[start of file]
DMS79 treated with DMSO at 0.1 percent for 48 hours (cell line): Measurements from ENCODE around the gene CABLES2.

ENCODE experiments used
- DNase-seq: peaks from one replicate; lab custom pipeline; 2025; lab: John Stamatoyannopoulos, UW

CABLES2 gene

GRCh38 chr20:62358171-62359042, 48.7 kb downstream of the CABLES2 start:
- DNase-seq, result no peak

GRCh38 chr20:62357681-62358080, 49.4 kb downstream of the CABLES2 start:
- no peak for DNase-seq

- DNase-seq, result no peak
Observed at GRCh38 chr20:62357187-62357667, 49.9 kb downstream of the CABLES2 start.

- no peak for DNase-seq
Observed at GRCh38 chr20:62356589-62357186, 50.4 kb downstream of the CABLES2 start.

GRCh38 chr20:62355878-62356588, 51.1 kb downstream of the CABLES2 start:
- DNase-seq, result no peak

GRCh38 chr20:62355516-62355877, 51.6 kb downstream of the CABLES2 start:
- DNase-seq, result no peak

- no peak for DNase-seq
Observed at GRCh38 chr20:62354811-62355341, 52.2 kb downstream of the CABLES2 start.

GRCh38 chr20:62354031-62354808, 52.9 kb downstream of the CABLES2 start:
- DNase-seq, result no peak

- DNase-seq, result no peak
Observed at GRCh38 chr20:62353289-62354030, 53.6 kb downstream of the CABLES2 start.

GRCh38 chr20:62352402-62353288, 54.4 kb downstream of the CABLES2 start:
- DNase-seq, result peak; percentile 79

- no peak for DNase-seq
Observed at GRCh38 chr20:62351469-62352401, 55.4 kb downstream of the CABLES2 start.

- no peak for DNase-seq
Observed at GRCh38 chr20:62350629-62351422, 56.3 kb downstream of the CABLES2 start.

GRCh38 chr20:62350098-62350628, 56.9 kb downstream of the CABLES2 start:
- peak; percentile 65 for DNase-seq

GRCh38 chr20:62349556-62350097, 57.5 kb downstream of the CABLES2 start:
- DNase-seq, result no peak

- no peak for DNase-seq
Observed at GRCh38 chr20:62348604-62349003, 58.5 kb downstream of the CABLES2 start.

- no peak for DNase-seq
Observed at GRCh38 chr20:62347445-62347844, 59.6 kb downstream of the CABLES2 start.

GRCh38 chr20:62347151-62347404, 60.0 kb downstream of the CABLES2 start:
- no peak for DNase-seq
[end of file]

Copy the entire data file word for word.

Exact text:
DMS79 treated with DMSO at 0.1 percent for 48 hours (cell line): Measurements from ENCODE around the gene CABLES2.

ENCODE experiments used
- DNase-seq: peaks from one replicate; lab custom pipeline; 2025; lab: John Stamatoyannopoulos, UW

CABLES2 gene

GRCh38 chr20:62358171-62359042, 48.7 kb downstream of the CABLES2 start:
- DNase-seq, result no peak

GRCh38 chr20:62357681-62358080, 49.4 kb downstream of the CABLES2 start:
- no peak for DNase-seq

- DNase-seq, result no peak
Observed at GRCh38 chr20:62357187-62357667, 49.9 kb downstream of the CABLES2 start.

- no peak for DNase-seq
Observed at GRCh38 chr20:62356589-62357186, 50.4 kb downstream of the CABLES2 start.

GRCh38 chr20:62355878-62356588, 51.1 kb downstream of the CABLES2 start:
- DNase-seq, result no peak

GRCh38 chr20:62355516-62355877, 51.6 kb downstream of the CABLES2 start:
- DNase-seq, result no peak

- no peak for DNase-seq
Observed at GRCh38 chr20:62354811-62355341, 52.2 kb downstream of the CABLES2 start.

GRCh38 chr20:62354031-62354808, 52.9 kb downstream of the CABLES2 start:
- DNase-seq, result no peak

- DNase-seq, result no peak
Observed at GRCh38 chr20:62353289-62354030, 53.6 kb downstream of the CABLES2 start.

GRCh38 chr20:62352402-62353288, 54.4 kb downstream of the CABLES2 start:
- DNase-seq, result peak; percentile 79

- no peak for DNase-seq
Observed at GRCh38 chr20:62351469-62352401, 55.4 kb downstream of the CABLES2 start.

- no peak for DNase-seq
Observed at GRCh38 chr20:62350629-62351422, 56.3 kb downstream of the CABLES2 start.

GRCh38 chr20:62350098-62350628, 56.9 kb downstream of the CABLES2 start:
- peak; percentile 65 for DNase-seq

GRCh38 chr20:62349556-62350097, 57.5 kb downstream of the CABLES2 start:
- DNase-seq, result no peak

- no peak for DNase-seq
Observed at GRCh38 chr20:62348604-62349003, 58.5 kb downstream of the CABLES2 start.

- no peak for DNase-seq
Observed at GRCh38 chr20:62347445-62347844, 59.6 kb downstream of the CABLES2 start.

GRCh38 chr20:62347151-62347404, 60.0 kb downstream of the CABLES2 start:
- no peak for DNase-seq